Torchwood: Lost Souls was produced by BBC Radio as part of its ‘Big Bang Day’ event to commemorate the activation of the Large Hadron Collider at CERN. Supposedly, CERN scientists went over the script to check for scientific accuracy, though I think they were a little lax in their duties.
‘Lost Souls’ takes place between series two and three, shortly after the death of Owen and Toshiko. Unofficial part-time member Martha Jones is working as a UNIT doctor at CERN when she calls in Torchwood to investigate several disappearances, including that of her friend, Julia Swales.
Once there, the Torchwood team finds that a previous test firing had allowed an alien entity to come through to Earth. That entity is now posing as dead people in order to lure in its victims, from whom it consumes their neutrons.
Despite being a radio play, it’s little different in execution from a normal TV episode. They may describe things in slightly more detail than they otherwise would, but there’s no narrator, and I was never lost as to where everyone was or what they were doing.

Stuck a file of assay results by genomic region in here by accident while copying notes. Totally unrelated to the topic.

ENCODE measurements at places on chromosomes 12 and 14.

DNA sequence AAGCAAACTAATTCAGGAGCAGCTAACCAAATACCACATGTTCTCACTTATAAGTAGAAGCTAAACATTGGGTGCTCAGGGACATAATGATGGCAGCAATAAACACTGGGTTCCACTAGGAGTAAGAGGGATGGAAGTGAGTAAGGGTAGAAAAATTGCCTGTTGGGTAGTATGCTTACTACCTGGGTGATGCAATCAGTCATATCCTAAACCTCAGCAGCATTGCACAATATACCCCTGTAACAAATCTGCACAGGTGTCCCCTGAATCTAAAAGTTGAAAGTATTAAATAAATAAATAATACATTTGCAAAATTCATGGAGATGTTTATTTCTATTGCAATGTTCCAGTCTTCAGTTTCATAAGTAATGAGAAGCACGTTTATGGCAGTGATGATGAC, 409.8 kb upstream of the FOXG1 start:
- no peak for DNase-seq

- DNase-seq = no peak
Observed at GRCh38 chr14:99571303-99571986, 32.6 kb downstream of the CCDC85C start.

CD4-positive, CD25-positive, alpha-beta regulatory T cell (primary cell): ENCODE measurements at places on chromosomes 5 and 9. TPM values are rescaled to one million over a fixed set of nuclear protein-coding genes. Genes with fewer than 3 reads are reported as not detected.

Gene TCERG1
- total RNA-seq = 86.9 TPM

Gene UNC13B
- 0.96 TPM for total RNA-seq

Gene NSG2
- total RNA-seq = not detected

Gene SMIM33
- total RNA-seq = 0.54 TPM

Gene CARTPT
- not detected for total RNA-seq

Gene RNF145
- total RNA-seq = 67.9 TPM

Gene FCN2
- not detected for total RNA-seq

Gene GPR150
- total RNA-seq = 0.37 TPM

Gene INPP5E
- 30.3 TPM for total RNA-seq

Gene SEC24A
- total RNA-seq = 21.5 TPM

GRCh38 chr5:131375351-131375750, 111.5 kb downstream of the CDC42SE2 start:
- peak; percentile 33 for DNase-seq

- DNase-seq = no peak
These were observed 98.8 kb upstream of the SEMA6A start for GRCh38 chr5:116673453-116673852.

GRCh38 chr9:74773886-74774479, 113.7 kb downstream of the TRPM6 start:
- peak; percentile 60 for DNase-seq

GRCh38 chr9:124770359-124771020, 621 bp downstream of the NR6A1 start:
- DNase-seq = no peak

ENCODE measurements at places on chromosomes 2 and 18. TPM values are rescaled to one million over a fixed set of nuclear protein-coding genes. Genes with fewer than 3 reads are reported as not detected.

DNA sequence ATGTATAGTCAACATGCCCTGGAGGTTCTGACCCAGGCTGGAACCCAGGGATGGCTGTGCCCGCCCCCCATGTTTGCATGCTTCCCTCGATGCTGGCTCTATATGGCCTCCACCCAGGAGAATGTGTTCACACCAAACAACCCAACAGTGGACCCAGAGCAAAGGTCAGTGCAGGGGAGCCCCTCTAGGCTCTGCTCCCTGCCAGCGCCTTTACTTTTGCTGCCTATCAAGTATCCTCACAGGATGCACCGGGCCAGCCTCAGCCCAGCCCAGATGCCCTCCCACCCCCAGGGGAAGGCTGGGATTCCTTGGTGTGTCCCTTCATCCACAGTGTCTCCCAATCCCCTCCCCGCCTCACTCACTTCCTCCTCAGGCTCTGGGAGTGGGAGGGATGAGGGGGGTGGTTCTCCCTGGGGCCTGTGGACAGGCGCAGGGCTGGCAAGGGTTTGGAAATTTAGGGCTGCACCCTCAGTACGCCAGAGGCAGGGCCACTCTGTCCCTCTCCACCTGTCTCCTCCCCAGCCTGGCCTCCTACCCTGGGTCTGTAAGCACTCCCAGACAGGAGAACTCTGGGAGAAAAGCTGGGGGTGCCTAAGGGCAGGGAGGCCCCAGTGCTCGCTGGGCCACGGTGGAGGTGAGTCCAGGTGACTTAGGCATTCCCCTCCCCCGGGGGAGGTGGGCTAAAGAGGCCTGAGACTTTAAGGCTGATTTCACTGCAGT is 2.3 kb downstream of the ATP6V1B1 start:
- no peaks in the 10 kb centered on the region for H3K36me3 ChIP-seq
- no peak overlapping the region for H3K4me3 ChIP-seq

The writer, Joseph Lidster, has worked on Torchwood and The Sarah Jane Adventures before, and the entire original cast is present, giving the episode a level of legitimacy that most tie-ins don’t; and yet, weighed against the rest of the series, ‘Lost Souls’ comes up a little short.
The plot is generic. A monster posing as a dead loved one has been done many times before in sci-fi, and this iteration offers nothing new to the formula. The recent death of their friends is the dramatic underpinning of the story, but is played in a very heavy-handed fashion. Throughout the episode, the cast pairs off in various combinations and talks about it, and they all say the same thing: they’re sad.
Jack feels responsible for Owen and Tosh’s death, either from immortal-based survivor’s guilt, or the fact that he’s always hiding what he knows about the future, but we’ve gone over that character trait of his before, and more effectively.
There are a few humorous bits in the scripts, the team’s cover-story and Ianto with his bike, but for the most part it’s a straight forward, stick-to-the-facts, utilitarian plot structure. It feels a bit more like ‘Miracle Day’ than it does the BBC series.
The acting is good, as you’d expect, with the minor exception that Jack (John Barrowman) sometimes sounds a little less than sincere. I think it might have to do with Barrowman having such an expressive face, that divorcing his voice from it leaves it a bit hallow sounding.
As a Torchwood episode, ‘Lost Souls’ is one of the lesser ones; but it is still a solid, if uninspired sci-fi story, and a nice way to pass the time if you have an hour-long road trip.